The New York Yankees have a lot standing between them and the playoffs. They trail three teams in their division and four teams in the Wild Card race, and as if that isn’t enough, Phil Hughes stands in their way as well.
Phil Hughes has been a disaster for the Yankees in 2013.
Hughes lost again Monday night, for the fourth time in five starts, dragging the Yankees 4.5 games behind the Oakland A’s for the second Wild Card spot. Despite taking the hill on the road, where he has found some whiff of success this season, Hughes turned in a typically pedestrian performance, lasting just 4 2/3 innings and surrendering five runs.
By the time he left the game the Yankees were trailing 5-2, and any momentum they may have gained from an Alex Rodriguez homerun an inning earlier had quickly evaporated. Indeed, as Hughes walked off the mound without pitching through the 5th inning for the tenth time this season, he took the Yankees’ chances of winning with him.
It’s something he has done all year long. With the loss Monday night, Hughes fell to 4-13 on the season, good for a ghastly .236 winning percentage. Because he is one of the few Yankees who has remained healthy since April, he has pitched every fifth day for five months straight, totaling 25 starts on the year. 25 starts. 4 wins. The Major League average for pitchers with 25 stars is nine wins.
And, man, wouldn’t five extra wins go a long way for the Yankees now.
As it is, they have salvaged nine wins out of his 25 starts, but only by heroic efforts. In the games they have won that Hughes has started, they have scored an average of 5.5 runs. And in the games that Hughes has won outright, they have scored an average of 7.
Can’t you just hear Joe Girardi? Okay boys, Phil’s pitching today, so let’s go out there and score 18 runs to ensure a W.
It’s an impossible way to hit. An at-bat in the first inning feels like an at-bat in the ninth inning, the offense trying frantically to score runs the way a panicked coastline homeowner might batten down the hatches as a hurricane approaches. It’s no longer a matter of if Phil Hughes implodes, but when.
The Yankees, the long-shots for October that they are, cannot survive these acts of sabotage much longer. Everyone on that team needs to be doing something, anything, to help them win games and Hughes is doing just the opposite. He’s not simply neglecting to pull his weight, á la Joba Chamberlain, but dragging his feet too, and asking his teammates to pick him up.
Sometimes, they do. But as it is now, the team has too much to overcome to worry about one of their own. As far as they’re concerned, he’s supposed to be on their side. If he can’t do his part in pinstripes, if he can’t swim to shore himself without clinging on to everyone else, then he should be left behind.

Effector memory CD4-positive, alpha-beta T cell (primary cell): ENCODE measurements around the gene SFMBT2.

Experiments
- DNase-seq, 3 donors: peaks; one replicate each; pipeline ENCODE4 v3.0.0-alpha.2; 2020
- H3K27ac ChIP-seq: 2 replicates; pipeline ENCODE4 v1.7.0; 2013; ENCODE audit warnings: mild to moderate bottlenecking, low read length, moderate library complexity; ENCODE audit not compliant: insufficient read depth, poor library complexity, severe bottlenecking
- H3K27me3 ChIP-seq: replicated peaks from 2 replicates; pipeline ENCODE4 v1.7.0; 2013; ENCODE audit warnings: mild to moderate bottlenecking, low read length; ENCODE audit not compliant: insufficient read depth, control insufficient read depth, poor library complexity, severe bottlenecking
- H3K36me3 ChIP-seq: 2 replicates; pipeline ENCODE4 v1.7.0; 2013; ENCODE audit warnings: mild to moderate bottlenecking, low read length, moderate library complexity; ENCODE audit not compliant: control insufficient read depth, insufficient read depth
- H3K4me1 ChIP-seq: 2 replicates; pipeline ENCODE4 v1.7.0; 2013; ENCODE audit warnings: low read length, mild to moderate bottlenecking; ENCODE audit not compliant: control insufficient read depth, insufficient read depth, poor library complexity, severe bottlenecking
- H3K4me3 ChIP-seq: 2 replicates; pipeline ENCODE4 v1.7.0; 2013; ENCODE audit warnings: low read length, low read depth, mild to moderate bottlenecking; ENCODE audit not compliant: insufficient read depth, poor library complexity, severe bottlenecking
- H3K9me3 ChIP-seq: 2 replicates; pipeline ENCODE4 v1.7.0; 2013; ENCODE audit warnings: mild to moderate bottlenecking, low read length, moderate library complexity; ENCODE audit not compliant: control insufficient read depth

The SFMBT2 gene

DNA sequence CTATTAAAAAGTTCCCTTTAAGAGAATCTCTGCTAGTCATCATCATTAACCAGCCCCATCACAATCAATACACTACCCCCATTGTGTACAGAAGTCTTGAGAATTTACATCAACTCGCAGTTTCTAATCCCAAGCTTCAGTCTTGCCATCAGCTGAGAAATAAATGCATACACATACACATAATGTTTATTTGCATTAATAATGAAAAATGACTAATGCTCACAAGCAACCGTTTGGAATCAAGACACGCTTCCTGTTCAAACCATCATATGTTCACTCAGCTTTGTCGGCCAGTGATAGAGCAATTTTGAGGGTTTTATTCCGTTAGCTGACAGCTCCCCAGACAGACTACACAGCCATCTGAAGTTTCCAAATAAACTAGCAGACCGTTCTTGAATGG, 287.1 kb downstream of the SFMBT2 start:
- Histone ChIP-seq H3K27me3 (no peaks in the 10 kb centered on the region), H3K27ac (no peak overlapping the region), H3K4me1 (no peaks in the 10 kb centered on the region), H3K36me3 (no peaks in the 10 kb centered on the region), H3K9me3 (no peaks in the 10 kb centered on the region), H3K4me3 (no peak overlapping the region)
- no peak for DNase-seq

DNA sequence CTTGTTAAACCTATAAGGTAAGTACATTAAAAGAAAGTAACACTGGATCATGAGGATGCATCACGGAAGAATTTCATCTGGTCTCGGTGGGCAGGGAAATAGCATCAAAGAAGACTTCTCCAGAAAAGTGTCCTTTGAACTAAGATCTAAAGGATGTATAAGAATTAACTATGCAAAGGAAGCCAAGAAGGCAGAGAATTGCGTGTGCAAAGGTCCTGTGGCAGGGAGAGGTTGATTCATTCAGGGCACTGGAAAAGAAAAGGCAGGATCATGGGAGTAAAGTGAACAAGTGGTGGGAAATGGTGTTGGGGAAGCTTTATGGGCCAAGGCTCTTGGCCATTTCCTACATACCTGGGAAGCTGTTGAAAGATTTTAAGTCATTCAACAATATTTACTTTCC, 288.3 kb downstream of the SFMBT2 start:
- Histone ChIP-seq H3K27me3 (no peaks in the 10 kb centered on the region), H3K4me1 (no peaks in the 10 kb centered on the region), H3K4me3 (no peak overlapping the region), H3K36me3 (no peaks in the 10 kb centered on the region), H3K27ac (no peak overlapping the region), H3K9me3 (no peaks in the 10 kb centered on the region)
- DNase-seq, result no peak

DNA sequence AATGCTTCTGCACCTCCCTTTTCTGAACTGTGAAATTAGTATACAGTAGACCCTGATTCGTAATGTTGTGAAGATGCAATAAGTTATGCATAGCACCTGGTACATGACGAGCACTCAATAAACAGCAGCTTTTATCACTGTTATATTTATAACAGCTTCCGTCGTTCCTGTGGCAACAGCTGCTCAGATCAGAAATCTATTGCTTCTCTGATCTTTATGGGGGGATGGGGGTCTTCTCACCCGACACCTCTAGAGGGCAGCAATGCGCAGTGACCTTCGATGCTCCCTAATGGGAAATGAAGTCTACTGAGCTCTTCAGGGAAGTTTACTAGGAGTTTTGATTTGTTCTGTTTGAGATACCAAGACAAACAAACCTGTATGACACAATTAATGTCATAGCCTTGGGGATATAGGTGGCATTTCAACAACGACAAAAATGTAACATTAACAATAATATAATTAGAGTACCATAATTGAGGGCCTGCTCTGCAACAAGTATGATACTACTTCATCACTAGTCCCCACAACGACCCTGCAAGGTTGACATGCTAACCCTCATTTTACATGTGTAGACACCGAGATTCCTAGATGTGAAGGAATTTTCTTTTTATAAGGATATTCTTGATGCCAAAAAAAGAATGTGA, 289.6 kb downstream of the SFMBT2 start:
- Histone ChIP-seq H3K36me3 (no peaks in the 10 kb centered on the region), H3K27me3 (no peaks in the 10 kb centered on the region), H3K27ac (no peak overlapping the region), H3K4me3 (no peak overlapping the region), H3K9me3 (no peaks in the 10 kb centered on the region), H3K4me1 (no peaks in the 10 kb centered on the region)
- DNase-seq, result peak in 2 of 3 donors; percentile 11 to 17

Well according to Girardi, no. After the latest debacle Monday night, the manager maintained that “right now, he’s in our rotation. We haven’t talked about taking him out.”
If Joe wishes to let Hughes bring the team down with him, that’s his prerogative. And with Michael Pineda and David Phelps both recently suffering setbacks in their rehab, there certainly isn’t a bevy of alternative options. But something has to be done to lessen this drag on the club’s race to October, and it can’t involve more side sessions with pitching coach Larry Rothschild.
It has to involve change.
Look no further than the pitcher who replaced Hughes tonight. David Huff was promoted to the Yankees on August 15 and has since pitched in three games, registering 8 2/3 innings with just two hits against. He has not allowed a run. Hughes, by comparison, has allowed six runs and ten hits in his past 8 2/3 innings.
Though Huff was brought up to serve as a middle relief pitcher, he has the arm – and the history – to be a starter. He started 12 games for Triple-A Scranton/Wilkes-Barre this season, posting a 3.84 ERA and an impressive 4.9 strikeout-to-walk ratio. And the success he’s had in the Majors has come against the Red Sox and the Blue Jays, two of the highest scoring teams in baseball.
Hughes’ next scheduled start is Sunday against the Baltimore Orioles, a game that, even five days in advance, the Yankees must have. In his two starts against the O’s this year, Hughes has a 7.00 ERA, thanks in large part to five (!) homeruns against in just nine innings pitched. As one might expect, the Yankees won neither of those starts.
It’s hard to know where the Yankees will be come Sunday, but one thing is clear: they will need a win even more desperately than they did the day before. As will be the case ten games down the road, and then 15, and then 20. With only a little baseball left to play and a lot of ground to make up, each game is more important than the last.
So why keep trotting out Phil Hughes, if all he does is reign the team in just as they’re ready to race off? Why not take a chance on Huff, or Adam Warren again, or anybody with a contract and an arm? If you gave “anybody with a contract and an arm” 25 starts, odds are he’d have four wins by now too. Maybe even five.
At the very least, removing Hughes from the rotation removes one of the many obstacles in the Yankees’ path to the postseason. Because at this point with Hughes, we can Phil in the blank every time: Loss.